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Clean coal, clean diesel, clean lead, clean plutonium. I think "clean diesel" has been tainted by VW for a long time to come.
A diesel engine is cleaner than a jet engine. They haven't developed a DPF or cat big enough to fit a triple 7. :D
 

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Clean coal, clean diesel, clean lead, clean plutonium. I think "clean diesel" has been tainted by VW for a long time to come.
Great! I should be able to get a good deal on a Cruze diesel. Great engine/tranny combo (IMO). I think this is the coolest car motor GM makes.

Kind of giving up hope that GM does something on Volt incentives in non-CARB states like mine.
 

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It's my understanding that the EPA allows emissions to go out of spec temporarily to protect the engine under extreme conditions. Two of the three offending scenarios (see link below) appear to fall in this category.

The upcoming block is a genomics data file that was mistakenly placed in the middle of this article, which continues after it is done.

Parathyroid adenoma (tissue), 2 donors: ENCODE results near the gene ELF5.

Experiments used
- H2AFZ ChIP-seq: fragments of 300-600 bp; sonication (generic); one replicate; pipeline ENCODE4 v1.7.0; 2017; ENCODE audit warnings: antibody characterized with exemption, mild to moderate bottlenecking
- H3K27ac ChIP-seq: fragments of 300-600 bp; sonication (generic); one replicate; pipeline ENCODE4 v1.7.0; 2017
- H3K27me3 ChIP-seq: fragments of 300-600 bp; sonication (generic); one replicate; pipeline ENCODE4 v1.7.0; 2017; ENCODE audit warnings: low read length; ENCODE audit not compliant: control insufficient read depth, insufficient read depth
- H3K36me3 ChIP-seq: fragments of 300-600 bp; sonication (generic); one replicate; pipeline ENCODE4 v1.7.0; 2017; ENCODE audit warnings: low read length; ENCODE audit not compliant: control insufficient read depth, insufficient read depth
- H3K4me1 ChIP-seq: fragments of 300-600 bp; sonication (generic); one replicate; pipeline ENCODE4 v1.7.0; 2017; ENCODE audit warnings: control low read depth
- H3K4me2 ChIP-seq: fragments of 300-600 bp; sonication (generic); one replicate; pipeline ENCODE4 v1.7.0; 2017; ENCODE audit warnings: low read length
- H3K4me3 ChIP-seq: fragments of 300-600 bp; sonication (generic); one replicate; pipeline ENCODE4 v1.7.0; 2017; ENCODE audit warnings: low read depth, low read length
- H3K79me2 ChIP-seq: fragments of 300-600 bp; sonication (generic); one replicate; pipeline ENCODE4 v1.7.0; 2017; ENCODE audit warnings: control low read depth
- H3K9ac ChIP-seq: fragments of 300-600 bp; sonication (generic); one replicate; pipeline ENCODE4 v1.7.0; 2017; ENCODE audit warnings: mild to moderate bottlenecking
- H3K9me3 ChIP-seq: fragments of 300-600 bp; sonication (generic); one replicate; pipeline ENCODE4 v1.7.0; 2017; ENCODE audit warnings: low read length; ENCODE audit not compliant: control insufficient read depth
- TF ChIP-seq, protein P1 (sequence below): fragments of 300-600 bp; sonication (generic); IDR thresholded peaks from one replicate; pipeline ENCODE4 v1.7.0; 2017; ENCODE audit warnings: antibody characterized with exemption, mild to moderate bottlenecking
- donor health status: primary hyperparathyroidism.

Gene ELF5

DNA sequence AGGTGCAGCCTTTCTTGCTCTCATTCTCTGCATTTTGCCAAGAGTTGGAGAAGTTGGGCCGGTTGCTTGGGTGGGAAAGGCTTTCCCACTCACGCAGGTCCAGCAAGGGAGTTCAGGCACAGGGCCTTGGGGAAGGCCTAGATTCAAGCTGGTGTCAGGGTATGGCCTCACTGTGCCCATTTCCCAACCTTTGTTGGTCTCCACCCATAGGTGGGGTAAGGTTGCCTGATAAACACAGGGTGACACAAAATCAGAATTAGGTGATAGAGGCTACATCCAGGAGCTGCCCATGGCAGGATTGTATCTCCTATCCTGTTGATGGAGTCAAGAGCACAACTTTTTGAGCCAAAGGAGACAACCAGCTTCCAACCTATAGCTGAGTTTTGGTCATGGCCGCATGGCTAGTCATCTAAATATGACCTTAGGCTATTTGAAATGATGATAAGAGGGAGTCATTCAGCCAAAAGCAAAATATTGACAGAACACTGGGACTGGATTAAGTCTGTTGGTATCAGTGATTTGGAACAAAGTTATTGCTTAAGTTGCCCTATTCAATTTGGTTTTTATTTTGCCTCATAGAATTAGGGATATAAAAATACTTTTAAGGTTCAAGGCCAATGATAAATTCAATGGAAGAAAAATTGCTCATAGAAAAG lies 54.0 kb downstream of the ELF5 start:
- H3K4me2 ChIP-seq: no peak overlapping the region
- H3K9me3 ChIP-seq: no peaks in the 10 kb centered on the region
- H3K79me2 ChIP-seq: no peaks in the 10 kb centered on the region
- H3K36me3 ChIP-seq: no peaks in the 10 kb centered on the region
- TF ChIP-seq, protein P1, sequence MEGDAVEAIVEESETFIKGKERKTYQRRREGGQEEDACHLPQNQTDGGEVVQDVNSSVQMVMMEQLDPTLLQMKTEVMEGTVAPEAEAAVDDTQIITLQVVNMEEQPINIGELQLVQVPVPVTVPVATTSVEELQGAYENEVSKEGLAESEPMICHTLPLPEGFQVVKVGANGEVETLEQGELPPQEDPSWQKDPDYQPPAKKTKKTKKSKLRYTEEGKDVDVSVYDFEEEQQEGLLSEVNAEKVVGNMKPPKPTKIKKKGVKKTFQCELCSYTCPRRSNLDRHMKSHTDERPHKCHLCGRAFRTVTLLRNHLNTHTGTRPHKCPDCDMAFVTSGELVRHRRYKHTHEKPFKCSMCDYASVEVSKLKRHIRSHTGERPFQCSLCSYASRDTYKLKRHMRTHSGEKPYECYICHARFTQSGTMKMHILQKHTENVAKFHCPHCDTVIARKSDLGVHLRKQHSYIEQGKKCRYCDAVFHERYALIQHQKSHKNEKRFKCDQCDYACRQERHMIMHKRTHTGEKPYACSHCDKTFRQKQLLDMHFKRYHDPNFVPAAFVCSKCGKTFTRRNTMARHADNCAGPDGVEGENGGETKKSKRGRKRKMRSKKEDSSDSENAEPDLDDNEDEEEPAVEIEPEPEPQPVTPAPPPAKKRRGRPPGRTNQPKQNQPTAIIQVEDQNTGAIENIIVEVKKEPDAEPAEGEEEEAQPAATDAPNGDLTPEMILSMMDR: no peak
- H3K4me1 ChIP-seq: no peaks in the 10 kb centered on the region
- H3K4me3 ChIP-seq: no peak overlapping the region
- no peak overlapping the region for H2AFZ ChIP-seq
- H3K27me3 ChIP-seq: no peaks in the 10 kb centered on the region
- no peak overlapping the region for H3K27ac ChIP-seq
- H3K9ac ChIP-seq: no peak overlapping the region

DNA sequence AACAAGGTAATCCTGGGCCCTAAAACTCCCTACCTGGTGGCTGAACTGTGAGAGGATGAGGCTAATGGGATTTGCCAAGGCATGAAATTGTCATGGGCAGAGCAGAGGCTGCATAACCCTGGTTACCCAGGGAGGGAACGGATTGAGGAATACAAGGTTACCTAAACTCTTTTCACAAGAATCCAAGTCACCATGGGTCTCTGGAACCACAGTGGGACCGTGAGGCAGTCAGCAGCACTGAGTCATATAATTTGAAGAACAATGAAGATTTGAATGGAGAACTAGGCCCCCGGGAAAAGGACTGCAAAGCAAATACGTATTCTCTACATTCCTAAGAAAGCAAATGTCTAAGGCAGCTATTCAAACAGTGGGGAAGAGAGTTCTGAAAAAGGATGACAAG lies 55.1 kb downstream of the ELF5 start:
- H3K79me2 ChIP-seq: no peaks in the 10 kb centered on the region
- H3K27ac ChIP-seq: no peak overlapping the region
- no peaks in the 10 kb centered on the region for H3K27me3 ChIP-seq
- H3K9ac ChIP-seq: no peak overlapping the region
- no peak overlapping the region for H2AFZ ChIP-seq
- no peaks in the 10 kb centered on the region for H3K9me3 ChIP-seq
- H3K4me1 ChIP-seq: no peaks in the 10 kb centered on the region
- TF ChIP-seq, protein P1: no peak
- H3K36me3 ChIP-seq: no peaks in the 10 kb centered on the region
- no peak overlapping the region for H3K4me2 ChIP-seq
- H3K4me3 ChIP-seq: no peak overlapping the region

http://www.gminsidenews.com/articles/gms-diesel-defeat-devices-allegedly-work/

The third scenario is more worrysome. Here's what GM Inside News says:

"Far more nefariously, when the emissions system shuts off after 8 minutes of steady state driving the trucks will allegedly emit 4.5 times the legal limit."
 

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It's my understanding that the EPA allows emissions to go out of spec temporarily to protect the engine under extreme conditions. Two of the three offending scenarios (see link below) appear to fall in this category.

http://www.gminsidenews.com/articles/gms-diesel-defeat-devices-allegedly-work/

The third scenario is more worrysome. Here's what GM Inside News says:

"Far more nefariously, when the emissions system shuts off after 8 minutes of steady state driving the trucks will allegedly emit 4.5 times the legal limit."
There is a cat light off stage where the engine runs richer to get the cat up to temp.

8 minutes is not a complete cycle so the fault would show during testing.

VW put code in that would sense the car was being dyno tested as opposed to being street driven, and had separate tables and lower power output when being dyno'd.